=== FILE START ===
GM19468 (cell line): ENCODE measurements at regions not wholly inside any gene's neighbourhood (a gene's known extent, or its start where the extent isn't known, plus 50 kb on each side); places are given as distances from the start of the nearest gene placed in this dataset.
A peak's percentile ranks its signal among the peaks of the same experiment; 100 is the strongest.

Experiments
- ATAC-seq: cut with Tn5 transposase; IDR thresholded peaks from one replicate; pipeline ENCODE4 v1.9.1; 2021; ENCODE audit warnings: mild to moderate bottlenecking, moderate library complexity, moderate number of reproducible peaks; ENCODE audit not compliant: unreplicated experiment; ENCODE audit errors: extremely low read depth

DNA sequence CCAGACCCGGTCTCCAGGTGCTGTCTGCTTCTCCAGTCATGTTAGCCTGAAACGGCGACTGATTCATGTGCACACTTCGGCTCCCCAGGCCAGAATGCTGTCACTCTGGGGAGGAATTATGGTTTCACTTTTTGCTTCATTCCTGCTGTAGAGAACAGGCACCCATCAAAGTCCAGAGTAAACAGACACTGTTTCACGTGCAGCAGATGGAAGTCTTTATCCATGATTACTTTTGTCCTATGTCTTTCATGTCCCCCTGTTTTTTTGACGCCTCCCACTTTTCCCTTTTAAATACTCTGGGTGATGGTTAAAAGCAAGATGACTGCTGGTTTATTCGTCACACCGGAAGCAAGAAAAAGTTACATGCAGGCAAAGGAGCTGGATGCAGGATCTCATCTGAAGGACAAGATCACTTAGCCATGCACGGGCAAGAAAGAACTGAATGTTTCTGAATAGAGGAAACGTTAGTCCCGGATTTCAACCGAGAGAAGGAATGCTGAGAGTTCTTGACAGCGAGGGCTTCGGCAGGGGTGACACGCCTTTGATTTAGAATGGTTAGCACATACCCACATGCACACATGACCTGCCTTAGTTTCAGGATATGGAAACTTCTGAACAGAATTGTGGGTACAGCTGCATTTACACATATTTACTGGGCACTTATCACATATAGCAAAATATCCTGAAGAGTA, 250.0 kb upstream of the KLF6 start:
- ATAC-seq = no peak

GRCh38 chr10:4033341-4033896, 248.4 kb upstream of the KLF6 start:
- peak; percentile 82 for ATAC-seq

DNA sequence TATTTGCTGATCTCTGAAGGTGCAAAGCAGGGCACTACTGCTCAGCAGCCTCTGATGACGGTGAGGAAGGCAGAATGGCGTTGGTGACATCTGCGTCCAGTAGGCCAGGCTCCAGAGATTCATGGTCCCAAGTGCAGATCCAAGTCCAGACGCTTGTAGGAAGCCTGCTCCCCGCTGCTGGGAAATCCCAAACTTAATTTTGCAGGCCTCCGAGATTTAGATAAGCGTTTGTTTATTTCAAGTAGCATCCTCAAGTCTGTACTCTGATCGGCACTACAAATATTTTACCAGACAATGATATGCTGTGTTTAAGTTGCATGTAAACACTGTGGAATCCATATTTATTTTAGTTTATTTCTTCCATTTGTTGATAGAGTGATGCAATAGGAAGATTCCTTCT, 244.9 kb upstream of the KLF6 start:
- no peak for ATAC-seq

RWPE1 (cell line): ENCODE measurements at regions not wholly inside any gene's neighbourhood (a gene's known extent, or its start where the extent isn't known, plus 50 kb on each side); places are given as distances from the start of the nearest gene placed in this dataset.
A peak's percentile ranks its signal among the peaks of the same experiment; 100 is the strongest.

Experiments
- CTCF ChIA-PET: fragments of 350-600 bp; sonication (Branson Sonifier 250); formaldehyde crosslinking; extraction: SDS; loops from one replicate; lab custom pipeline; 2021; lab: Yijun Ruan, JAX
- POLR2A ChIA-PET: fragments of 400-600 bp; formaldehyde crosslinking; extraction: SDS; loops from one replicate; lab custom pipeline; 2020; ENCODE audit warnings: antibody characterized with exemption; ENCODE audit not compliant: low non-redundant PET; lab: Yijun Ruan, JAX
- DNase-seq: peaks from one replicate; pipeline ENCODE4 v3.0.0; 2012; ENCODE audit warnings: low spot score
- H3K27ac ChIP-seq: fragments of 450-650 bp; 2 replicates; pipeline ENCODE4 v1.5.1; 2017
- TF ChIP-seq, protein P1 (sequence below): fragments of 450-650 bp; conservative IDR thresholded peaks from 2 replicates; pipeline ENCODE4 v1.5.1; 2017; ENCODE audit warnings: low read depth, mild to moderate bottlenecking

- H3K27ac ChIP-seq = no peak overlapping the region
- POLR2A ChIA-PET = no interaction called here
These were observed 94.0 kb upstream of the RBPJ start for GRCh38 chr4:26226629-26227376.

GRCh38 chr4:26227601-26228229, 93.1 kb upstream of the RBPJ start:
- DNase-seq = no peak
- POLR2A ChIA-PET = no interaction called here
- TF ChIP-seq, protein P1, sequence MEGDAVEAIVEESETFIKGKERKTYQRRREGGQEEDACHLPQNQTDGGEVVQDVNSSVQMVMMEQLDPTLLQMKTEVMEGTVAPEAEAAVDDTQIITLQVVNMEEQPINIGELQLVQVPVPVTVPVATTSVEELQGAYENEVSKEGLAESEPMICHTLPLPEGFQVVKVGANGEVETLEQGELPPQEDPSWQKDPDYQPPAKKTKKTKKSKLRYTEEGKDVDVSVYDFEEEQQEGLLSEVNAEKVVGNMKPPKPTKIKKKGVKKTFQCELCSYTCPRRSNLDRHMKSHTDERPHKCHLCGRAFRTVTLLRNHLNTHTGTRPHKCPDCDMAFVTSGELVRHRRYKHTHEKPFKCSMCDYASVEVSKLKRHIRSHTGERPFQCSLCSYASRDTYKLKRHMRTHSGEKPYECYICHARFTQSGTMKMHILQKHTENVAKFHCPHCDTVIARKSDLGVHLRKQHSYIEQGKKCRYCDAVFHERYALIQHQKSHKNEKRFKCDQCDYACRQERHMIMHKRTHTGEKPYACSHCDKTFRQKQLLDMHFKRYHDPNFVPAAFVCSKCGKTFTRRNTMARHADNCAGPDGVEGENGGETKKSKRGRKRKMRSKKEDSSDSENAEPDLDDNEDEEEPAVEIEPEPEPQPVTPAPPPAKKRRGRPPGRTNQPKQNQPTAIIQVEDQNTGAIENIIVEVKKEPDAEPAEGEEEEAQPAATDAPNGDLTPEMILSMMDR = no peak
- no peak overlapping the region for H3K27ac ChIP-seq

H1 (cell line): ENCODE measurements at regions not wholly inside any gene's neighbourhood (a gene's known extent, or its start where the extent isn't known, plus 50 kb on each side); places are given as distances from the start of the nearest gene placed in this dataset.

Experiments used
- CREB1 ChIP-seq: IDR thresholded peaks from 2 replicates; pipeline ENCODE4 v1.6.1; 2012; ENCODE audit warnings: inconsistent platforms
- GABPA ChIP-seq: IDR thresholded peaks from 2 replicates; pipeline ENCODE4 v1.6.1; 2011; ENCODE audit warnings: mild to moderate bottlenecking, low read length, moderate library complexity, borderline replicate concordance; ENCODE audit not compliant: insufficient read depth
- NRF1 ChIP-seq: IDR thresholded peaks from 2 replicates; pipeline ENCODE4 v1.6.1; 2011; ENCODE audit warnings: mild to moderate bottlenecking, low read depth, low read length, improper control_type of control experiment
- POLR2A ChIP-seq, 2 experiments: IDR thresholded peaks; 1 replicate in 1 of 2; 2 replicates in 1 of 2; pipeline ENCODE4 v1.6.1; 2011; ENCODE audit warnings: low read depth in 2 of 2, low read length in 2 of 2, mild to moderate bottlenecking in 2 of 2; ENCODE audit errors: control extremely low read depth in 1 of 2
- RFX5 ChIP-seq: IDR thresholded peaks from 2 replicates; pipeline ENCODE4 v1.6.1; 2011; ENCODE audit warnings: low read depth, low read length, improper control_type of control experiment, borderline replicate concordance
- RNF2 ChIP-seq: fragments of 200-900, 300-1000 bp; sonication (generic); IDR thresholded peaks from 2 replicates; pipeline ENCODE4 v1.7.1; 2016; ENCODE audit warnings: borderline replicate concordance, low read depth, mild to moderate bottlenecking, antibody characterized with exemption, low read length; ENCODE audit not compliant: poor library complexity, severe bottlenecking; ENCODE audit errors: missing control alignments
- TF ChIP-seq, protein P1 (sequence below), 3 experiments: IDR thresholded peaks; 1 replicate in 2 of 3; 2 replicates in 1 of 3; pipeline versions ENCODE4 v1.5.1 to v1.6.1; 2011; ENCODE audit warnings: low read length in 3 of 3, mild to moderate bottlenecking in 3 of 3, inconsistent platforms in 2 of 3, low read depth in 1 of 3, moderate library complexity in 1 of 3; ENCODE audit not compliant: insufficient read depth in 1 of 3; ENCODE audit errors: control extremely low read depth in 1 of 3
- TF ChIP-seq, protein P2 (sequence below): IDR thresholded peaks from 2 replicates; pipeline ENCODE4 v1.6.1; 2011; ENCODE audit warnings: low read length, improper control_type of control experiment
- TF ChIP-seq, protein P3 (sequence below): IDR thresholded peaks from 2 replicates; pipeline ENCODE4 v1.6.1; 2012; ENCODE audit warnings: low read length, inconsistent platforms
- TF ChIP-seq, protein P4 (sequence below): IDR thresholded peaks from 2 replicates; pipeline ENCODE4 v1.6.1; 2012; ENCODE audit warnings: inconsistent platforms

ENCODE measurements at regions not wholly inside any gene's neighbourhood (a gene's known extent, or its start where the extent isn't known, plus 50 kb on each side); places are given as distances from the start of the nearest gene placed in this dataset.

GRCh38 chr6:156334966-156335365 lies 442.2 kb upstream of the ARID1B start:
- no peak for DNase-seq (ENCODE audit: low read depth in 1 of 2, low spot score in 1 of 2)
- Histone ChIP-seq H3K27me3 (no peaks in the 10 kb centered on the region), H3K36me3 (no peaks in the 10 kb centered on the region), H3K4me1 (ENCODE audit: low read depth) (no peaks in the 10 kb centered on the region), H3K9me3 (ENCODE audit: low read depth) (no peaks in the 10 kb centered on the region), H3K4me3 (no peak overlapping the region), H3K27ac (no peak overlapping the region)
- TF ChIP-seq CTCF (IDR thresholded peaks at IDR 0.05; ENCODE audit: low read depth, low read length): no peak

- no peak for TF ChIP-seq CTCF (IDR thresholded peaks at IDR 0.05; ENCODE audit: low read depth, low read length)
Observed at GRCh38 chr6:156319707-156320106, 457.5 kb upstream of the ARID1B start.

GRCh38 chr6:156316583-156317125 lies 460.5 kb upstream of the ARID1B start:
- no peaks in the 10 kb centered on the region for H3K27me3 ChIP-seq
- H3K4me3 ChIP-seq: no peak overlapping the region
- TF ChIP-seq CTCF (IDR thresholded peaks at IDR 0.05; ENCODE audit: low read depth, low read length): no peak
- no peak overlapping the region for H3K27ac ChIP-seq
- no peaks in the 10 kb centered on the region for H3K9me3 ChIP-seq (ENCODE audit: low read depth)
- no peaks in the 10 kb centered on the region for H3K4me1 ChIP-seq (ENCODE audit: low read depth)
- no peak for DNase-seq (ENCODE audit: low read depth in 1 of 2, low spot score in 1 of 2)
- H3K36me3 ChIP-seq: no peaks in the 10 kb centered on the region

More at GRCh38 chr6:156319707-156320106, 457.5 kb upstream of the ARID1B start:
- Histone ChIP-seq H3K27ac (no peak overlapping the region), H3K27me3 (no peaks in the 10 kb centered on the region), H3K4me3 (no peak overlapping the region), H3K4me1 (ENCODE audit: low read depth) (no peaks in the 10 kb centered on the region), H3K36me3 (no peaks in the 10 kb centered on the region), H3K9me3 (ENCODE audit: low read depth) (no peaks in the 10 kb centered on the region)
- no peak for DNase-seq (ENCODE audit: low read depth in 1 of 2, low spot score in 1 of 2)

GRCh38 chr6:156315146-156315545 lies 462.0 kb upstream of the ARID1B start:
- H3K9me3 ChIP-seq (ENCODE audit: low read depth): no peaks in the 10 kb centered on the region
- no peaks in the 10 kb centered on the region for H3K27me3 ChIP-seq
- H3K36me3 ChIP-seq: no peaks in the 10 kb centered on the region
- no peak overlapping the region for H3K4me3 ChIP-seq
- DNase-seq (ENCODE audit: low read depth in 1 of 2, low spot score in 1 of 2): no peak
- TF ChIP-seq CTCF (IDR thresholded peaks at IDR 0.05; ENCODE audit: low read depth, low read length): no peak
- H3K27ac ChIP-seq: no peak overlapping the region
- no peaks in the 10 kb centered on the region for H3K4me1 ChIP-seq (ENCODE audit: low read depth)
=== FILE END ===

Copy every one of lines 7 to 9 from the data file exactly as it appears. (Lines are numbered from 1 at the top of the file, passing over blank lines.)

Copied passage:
GRCh38 chr10:4033341-4033896, 248.4 kb upstream of the KLF6 start:
- peak; percentile 82 for ATAC-seq

DNA sequence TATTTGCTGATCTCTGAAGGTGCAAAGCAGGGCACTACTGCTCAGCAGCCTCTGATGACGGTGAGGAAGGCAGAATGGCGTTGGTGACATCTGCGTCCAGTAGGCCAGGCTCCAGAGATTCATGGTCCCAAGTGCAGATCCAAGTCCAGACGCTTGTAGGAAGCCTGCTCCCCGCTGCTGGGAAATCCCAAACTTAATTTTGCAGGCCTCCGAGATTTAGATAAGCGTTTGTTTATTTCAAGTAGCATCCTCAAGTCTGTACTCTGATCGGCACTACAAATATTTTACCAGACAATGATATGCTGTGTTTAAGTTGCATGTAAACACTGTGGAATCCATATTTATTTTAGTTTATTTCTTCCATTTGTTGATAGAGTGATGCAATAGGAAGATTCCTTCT, 244.9 kb upstream of the KLF6 start: